Human taste cells are a heterogeneous population of specialized epithelial cells that are constantly generated from progenitor taste cells. Type I and type III taste cells express some neural markers, and studies have reported that direct innervation by neurons is not required for taste cell development. To our knowledge, no previous study has demonstrated that taste cells can differentiate into neuron-like cells or any other non-taste cell type. Here, for the first time, we describe a simple in vitro method that uses a serum-free neural induction medium to differentiate cultured physiologically functional primary human taste (HBO) cells into neuron-like cells in 2-3 wk with high efficiency. We verified neural attributes of these HBO-derived neuron-like with immunocytochemistry, single-cell calcium imaging, and DiI staining and examined cell morphology using transmission electron microscopy. Induced neuron-like cells demonstrated neuron-specific proteins, dendritic and axonal morphology, and networking behaviors. This technique will open new avenues for translational medicine, autologous cell therapy, regenerative medicine, therapy for neurodegenerative disorders, and drug screening.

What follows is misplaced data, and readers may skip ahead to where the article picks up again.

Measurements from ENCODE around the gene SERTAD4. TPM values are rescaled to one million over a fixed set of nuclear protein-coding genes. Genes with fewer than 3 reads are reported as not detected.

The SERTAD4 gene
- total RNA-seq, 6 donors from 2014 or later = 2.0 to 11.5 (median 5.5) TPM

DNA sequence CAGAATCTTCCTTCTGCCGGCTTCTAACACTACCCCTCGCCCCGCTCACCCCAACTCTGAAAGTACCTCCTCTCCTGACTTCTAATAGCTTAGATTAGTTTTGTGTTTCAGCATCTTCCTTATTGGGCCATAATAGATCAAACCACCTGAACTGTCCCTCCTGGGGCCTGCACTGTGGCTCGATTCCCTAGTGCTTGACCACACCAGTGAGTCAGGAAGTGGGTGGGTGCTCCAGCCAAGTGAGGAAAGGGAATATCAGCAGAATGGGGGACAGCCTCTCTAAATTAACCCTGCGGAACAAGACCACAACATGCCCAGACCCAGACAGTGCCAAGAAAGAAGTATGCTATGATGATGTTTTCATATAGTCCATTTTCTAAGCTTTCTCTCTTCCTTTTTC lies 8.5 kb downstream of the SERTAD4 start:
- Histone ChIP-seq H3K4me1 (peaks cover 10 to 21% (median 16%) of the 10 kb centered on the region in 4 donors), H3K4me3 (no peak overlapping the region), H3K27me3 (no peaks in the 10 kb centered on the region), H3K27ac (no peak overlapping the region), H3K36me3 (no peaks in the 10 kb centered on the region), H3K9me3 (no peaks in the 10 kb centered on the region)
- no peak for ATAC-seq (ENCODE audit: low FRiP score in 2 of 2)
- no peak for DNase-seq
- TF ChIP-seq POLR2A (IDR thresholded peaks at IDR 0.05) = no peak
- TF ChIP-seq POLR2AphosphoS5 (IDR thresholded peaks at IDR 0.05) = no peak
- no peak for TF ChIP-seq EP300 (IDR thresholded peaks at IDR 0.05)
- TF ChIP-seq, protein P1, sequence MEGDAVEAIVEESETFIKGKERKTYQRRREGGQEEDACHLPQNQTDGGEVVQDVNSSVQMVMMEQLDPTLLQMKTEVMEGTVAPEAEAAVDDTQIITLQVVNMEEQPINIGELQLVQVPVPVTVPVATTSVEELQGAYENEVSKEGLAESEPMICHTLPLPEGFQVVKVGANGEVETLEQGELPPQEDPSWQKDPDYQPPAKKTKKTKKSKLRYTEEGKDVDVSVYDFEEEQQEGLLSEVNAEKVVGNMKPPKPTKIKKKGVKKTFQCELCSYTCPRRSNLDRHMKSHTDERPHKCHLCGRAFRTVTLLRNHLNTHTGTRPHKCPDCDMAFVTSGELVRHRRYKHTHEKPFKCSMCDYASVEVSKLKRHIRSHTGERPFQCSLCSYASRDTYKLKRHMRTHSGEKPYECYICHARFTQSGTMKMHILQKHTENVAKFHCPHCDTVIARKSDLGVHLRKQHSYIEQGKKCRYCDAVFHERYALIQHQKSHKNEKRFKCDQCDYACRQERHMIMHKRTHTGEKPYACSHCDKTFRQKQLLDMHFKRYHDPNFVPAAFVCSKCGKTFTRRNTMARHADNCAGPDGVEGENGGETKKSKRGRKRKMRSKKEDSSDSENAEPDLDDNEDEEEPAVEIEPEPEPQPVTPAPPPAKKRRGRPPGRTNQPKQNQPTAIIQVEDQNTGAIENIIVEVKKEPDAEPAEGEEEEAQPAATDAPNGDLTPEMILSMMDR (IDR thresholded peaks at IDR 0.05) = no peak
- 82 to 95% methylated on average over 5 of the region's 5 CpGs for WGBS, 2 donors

PMID: 36307636
ISSN: 1543-706x
CID: 5365822

Restructuring of Dental Educationin a Post-COVID-19 Era

Sunavala-Dossabhoy, Gulshan; Spielman, Andrew I
PMID: 32731297
ISSN: 1601-0825
CID: 4542892

Teaching History of Dentistry in Dental Curricula A survey of 393 dental schools in 100 countries [Historical Article]

Spielman, Andrew